not really, but i've definitely noticed a change in my style of LJ'ing ever since i developed an audience. i still see my journal as more personal than public, but my entries have become more mixed in their personal vs. public approach.

For example, there's no doubt that my recent entries the symbolism of shuffle on iTunes, more of my past creeping up on me, and weird are entries written to myself, and if people have something to say about them, that's fine. On the other hand, my recent entries flawed sexual analogy, an open random question, and huh? are entries intended for others to read and react to.

i think that overall, though, i see my LJ as more of a personal journal that's on display. If i felt like it was more of a public journal, i might feel obligated to explain what DDR is or what a tangent line is in case some people might not know. Or at least provide some helpful links that might explain what they are.

it's public enough, however, that i've become more conscious of what I decide to write about.

5. Do you wish your non-LJ friends would read your posts, or are you content to be ignored?

I've told a few non-lj people about my lj, and if they want to read it they can, but again, that's part of the reason it's an lj and not me just emailing or calling up those people with things on my mind. Every now and again, i'll say to someone, "if you get the chance, you should read this lj entry of mine", but that's rare, and i understand if they don't end up doing it. I'm not always good about that kind of stuff myself.

6. Do you ever feel guilty for just writing entries about what you did on a particular day, even when its more significant to you than anyone else?

i don't think so. if people want to read it, they can, but it's their choice if they want to or not. If i feel like writing about it, i'll write about it regardless of that fact.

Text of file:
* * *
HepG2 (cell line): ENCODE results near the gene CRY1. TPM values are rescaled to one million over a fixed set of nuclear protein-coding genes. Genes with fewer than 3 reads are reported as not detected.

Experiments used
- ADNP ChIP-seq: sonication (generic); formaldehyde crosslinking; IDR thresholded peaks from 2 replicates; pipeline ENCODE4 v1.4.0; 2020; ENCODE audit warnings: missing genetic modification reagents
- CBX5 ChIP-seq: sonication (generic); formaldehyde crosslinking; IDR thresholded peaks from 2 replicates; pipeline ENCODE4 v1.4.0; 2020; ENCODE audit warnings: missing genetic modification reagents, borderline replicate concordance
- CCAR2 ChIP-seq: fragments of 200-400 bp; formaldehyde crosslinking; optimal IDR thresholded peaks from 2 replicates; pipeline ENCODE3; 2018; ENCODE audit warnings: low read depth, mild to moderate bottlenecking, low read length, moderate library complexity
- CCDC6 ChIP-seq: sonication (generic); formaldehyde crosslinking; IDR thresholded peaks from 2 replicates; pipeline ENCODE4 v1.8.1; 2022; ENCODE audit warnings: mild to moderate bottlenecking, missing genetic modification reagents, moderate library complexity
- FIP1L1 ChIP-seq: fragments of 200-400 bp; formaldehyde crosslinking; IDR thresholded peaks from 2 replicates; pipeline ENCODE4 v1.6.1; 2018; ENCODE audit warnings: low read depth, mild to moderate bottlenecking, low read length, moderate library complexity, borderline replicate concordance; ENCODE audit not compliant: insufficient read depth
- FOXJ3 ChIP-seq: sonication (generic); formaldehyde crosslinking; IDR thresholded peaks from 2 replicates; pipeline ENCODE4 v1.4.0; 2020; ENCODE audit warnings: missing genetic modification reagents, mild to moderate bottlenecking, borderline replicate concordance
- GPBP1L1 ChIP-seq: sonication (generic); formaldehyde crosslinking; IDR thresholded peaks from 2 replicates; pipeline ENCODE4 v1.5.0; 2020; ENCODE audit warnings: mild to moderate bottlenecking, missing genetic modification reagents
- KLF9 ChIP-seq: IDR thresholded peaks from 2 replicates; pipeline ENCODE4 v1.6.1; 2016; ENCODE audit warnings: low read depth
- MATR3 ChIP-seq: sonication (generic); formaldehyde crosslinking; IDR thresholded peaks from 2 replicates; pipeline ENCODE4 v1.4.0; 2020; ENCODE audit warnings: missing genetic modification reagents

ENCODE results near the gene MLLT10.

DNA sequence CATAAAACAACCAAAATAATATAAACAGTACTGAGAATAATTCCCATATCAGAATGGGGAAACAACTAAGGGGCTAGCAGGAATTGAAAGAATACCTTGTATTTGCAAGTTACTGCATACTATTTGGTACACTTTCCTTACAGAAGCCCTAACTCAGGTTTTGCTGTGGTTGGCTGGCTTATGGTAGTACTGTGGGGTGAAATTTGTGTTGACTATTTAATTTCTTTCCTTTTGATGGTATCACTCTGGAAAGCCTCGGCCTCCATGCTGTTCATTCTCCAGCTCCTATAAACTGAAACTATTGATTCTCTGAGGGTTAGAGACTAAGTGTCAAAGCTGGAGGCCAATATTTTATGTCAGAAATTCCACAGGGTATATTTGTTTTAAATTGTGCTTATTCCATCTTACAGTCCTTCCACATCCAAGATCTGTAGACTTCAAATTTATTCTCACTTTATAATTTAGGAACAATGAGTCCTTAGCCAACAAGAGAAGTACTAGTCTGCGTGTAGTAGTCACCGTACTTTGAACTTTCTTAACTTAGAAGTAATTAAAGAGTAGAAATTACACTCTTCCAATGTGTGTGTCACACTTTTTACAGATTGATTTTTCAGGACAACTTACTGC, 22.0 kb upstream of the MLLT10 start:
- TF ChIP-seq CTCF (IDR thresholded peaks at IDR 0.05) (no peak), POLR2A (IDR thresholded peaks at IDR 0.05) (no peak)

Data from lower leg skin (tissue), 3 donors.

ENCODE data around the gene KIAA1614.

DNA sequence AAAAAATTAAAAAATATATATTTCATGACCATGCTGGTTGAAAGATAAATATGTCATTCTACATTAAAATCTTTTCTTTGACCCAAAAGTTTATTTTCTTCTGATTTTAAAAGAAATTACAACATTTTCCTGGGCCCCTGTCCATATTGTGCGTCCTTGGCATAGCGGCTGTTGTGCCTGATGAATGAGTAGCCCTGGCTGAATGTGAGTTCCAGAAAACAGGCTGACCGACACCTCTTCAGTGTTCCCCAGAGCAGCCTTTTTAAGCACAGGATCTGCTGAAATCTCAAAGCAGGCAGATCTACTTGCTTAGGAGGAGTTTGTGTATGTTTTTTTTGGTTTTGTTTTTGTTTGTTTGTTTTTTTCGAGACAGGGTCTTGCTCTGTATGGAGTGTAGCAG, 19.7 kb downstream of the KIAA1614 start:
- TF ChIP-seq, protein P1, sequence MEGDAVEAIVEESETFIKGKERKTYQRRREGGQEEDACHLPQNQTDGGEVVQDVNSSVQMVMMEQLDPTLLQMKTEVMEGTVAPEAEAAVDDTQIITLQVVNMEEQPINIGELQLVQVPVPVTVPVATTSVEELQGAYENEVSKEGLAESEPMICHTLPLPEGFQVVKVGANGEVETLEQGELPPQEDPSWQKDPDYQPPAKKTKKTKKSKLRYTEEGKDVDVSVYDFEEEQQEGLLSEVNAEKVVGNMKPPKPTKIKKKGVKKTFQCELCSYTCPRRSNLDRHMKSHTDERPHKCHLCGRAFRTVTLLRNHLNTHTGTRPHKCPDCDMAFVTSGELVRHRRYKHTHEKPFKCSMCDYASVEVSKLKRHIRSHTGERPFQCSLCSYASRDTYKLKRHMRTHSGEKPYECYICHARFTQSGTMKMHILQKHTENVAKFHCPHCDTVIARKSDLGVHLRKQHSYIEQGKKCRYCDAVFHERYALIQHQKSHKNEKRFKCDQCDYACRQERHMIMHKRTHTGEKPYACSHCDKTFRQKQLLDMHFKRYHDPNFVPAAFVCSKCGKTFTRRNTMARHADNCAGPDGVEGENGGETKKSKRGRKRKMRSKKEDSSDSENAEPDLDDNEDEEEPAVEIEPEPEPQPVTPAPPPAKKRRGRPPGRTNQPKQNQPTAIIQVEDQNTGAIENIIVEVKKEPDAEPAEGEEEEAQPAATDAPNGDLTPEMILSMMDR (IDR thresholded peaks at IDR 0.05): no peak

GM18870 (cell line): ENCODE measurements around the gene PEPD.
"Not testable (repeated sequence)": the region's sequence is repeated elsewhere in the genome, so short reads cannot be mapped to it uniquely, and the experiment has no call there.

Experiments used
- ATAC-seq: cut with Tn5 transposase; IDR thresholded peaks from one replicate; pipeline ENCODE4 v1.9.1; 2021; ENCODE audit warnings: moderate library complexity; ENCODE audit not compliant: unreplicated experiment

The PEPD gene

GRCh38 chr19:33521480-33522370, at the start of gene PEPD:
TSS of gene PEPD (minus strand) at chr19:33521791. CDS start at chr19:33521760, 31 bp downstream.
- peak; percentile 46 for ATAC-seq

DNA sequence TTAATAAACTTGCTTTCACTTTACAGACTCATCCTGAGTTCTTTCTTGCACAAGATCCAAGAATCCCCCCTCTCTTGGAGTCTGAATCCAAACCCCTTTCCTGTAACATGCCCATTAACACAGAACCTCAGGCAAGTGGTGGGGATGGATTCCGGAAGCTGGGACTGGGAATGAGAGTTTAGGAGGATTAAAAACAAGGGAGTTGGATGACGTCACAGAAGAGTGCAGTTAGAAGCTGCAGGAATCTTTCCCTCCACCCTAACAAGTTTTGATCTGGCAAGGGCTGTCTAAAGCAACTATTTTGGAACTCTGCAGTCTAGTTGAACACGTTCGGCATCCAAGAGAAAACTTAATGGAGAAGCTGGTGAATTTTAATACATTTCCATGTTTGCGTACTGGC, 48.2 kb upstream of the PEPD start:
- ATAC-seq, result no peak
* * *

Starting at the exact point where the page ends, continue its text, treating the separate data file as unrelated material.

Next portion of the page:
Besides, while i don't *always* read the "today i did" entries people write, i do like to read them because i like hearing about people's lives, particularly if it's something that's significant to them, even if it's not significant to me.

7. Do you think your friends will consciously or unconsciously judge you as a person partially based upon the quality of your entries?

i'm not sure what is meant by "quality" of entries, but one thing that springs to mind is a few of my email friends who write to me in one big long paragraph, sometimes in incomplete sentences and disorganized stream of consciousness writing. i don't necessarily judge people negatively for things like that, particularly those i already know in person, because I theorize that with some of them it just has to do with their typing speed or their inability to not look at the keys when they type. But even though i don't necessarily regard it as a negative, i tend to pass by journals i find at random that have those sort of entries. It's too hard for me to read, and i'll only give it effort if i know the person already.

There are other things to say about the use of the word "quality", but this entry is already waaaaay longer than i thought it would be and i need to sleep soon. I'll be impressed if people who decided to tackle reading this entry are still reading.

8. Does the quality or frequency of your friends' entries significantly affect what you think of them? In what way?

quality and frequency affects what i think of them, but not as strong as the entry's content or... energy.

9. Would you be able to name the best entry (by anyone) you've ever read, or do you mostly read and forget quickly?

sometimse I read and forget, other times I don't. But when there are so many entries with a wide variety of topic, depth, emotion, etc., it's hard to make comparisons between them and quantify any one entry as being "best".

10. Do you feel LiveJournal's oft-dubious reputation is well-deserved?

i'm not sure what that reputation is supposed to be. but it seems to me that to stereotype lj into a specific "reputation" or impression isn't quite right. i don't put lj in the same place as "boy bands" as much as i place it in the same place as "music". boy bands are a kind of music, and a lot of teenage girls listen to them. But boy bands aren't a good overall representative of All Music. i see lj users being All Music that just happen to have a sub-category of boy bands.

I wonder if that made any sense at all. Maybe i'll try that one again when i'm less tired.